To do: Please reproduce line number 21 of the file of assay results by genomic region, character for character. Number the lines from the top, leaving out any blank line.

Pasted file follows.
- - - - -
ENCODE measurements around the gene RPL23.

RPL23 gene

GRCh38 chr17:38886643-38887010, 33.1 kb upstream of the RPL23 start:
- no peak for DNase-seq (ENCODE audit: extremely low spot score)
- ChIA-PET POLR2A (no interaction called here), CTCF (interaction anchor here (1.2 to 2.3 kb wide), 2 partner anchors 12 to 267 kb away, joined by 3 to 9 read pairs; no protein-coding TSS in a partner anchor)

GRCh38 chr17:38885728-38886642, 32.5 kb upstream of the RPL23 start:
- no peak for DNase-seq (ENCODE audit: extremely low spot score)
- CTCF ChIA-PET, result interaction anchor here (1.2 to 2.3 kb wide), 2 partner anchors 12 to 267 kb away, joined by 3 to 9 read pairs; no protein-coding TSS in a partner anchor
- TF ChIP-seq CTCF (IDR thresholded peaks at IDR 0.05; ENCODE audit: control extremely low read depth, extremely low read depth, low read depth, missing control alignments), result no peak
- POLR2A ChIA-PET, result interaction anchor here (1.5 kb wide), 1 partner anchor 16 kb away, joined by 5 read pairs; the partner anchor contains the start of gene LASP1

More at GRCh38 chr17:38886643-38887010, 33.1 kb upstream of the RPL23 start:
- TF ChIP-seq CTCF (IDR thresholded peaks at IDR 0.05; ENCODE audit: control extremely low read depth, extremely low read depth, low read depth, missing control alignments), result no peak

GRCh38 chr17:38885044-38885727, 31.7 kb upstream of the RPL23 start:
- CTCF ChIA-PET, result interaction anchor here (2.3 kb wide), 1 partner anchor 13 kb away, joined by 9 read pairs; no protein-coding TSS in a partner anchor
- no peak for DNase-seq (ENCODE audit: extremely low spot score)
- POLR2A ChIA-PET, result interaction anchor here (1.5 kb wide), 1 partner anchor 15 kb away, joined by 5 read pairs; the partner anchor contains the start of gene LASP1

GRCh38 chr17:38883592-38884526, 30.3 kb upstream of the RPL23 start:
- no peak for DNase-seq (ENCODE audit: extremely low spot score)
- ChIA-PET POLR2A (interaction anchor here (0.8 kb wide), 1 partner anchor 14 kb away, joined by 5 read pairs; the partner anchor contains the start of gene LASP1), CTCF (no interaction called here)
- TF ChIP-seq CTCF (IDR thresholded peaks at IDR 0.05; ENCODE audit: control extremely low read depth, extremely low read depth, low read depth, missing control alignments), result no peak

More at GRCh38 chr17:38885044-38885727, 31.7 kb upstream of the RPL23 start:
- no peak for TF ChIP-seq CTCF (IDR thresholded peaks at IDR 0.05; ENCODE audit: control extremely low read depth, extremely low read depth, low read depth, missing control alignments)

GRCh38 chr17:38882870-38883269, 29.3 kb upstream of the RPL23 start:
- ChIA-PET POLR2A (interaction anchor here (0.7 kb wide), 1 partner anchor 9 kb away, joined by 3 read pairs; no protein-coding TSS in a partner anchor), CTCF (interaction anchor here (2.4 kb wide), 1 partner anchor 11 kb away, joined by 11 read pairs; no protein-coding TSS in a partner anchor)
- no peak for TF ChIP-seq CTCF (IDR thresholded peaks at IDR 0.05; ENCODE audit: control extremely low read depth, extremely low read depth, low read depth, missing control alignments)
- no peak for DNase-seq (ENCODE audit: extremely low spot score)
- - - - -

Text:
More at GRCh38 chr17:38885044-38885727, 31.7 kb upstream of the RPL23 start: